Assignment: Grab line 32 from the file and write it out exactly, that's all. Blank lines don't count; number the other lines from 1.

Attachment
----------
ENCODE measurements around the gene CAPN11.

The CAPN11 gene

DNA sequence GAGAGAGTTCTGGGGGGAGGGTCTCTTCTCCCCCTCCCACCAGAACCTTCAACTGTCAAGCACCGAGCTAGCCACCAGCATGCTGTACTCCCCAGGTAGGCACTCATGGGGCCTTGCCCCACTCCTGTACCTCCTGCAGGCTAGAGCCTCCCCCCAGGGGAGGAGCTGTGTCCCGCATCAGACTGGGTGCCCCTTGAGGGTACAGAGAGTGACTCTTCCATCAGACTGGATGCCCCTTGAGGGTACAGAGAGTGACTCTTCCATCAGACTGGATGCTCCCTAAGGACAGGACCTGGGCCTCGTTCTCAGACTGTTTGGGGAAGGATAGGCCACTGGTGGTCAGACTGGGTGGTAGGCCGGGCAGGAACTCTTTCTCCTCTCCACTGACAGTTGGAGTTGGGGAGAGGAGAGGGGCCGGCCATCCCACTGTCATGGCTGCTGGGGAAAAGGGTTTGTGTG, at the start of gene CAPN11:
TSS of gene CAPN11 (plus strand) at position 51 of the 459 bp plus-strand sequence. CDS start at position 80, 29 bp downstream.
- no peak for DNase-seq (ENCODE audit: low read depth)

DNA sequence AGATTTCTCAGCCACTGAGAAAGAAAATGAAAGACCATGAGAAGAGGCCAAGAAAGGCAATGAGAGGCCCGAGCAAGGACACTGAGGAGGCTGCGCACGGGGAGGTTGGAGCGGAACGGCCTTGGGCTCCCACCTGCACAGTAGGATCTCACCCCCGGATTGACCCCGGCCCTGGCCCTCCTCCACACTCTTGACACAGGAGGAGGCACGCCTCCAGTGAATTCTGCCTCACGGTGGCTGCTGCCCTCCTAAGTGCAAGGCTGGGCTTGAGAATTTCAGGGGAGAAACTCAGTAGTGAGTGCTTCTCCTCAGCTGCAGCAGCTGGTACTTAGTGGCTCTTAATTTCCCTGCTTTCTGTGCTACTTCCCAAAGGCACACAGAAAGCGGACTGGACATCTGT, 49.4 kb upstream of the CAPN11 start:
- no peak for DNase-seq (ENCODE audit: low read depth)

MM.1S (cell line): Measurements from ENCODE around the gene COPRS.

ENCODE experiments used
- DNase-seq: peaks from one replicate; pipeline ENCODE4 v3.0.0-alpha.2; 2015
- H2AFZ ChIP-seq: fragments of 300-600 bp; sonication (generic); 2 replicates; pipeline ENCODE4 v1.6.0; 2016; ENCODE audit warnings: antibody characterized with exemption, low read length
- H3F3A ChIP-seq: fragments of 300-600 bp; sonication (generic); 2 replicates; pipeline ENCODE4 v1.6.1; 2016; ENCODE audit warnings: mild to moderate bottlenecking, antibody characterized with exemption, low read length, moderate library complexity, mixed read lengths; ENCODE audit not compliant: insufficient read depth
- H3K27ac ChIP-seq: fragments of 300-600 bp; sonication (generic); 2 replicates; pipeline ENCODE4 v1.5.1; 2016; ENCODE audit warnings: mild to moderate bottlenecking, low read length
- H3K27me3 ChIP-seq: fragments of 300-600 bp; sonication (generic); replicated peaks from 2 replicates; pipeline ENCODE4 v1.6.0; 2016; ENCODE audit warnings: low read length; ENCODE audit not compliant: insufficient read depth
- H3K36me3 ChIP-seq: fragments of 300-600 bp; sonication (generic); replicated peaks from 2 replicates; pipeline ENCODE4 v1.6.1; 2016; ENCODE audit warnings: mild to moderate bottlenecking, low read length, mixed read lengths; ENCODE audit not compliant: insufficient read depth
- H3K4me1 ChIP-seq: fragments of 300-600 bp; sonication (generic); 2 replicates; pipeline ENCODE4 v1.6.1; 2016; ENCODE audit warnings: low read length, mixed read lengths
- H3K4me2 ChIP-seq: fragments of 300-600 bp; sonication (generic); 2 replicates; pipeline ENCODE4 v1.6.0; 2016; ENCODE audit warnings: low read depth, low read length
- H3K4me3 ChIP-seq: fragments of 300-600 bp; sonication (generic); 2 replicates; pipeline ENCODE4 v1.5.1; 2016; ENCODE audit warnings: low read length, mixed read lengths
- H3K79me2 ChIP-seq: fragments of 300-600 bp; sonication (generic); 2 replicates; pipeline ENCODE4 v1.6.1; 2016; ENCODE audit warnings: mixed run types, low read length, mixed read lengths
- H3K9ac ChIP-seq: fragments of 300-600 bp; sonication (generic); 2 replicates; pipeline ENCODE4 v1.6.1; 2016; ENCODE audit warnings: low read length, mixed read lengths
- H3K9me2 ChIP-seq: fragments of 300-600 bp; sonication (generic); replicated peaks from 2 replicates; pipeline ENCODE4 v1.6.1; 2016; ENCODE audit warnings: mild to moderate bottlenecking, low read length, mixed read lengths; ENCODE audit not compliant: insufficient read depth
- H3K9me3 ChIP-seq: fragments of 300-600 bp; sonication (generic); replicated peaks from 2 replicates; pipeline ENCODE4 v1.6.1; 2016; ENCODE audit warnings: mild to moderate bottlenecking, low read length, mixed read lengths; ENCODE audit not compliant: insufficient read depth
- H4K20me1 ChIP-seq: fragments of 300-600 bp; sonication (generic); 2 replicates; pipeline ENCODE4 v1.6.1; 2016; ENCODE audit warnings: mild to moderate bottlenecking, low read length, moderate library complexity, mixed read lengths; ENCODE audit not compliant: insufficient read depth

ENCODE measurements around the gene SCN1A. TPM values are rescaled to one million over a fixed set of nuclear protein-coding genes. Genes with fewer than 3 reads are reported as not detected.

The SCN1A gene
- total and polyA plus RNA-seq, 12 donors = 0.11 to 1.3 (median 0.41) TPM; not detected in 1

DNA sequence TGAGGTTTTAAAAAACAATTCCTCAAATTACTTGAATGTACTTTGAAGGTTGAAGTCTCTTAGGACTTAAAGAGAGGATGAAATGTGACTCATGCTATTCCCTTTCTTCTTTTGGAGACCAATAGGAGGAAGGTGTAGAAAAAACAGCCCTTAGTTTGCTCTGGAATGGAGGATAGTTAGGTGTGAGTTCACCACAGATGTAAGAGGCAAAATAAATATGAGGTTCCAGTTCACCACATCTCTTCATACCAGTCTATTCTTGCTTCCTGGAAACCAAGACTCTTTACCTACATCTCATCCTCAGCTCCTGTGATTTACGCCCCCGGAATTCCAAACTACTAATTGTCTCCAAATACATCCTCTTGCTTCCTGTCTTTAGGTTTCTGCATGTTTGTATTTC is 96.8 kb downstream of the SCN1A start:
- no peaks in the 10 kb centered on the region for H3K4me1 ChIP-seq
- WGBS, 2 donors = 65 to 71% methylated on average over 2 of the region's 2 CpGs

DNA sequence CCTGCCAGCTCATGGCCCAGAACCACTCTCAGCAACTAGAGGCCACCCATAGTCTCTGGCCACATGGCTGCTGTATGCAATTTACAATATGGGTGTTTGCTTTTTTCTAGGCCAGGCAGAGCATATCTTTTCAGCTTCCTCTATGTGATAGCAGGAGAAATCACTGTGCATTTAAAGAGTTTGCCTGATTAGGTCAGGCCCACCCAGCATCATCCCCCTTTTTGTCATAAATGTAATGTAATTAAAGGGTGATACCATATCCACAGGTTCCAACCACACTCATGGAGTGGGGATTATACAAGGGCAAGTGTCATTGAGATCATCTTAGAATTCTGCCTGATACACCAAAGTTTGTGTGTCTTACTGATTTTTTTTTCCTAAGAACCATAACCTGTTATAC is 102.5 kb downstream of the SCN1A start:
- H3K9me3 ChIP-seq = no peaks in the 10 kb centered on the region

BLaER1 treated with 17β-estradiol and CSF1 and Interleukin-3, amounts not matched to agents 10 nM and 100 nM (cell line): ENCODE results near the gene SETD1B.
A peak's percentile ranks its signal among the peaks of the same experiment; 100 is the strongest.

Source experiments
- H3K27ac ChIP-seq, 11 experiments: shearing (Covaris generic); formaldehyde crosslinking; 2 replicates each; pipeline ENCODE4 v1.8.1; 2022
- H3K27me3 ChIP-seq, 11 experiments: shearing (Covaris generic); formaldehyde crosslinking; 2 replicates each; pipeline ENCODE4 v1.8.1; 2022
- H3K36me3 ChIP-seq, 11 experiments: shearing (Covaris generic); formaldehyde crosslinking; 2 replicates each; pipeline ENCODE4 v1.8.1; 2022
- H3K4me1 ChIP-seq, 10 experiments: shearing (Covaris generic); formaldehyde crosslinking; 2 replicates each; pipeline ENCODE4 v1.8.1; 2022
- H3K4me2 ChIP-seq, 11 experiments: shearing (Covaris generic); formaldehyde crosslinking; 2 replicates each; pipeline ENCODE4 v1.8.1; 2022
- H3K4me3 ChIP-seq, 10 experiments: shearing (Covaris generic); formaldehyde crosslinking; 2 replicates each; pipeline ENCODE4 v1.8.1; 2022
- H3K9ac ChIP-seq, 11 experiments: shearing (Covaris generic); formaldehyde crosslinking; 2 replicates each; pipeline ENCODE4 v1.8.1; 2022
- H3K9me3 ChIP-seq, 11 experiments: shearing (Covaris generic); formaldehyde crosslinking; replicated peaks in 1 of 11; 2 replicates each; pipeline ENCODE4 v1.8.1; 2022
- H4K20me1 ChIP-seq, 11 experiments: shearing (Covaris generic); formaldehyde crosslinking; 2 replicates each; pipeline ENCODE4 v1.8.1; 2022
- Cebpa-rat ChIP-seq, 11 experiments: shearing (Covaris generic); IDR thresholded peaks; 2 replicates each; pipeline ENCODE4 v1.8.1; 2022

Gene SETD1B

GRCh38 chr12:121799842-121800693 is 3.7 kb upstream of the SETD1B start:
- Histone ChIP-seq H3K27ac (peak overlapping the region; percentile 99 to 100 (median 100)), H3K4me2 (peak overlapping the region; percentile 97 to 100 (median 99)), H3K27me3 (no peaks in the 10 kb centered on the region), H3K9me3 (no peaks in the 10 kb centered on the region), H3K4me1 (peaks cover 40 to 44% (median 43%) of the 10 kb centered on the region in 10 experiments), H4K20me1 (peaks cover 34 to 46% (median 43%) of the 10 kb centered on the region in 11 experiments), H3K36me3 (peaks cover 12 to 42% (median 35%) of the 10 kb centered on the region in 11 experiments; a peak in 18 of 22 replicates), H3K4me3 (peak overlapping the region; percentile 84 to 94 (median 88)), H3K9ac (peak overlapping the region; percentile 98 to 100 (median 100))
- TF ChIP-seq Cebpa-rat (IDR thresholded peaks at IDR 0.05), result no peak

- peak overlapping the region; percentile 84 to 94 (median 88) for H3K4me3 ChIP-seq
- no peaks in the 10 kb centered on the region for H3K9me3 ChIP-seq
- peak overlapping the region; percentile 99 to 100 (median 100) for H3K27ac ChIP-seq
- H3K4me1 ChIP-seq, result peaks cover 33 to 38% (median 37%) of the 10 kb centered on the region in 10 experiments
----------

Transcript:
BLaER1 treated with 17β-estradiol and CSF1 and Interleukin-3, amounts not matched to agents 10 nM and 100 nM (cell line): ENCODE results near the gene SETD1B.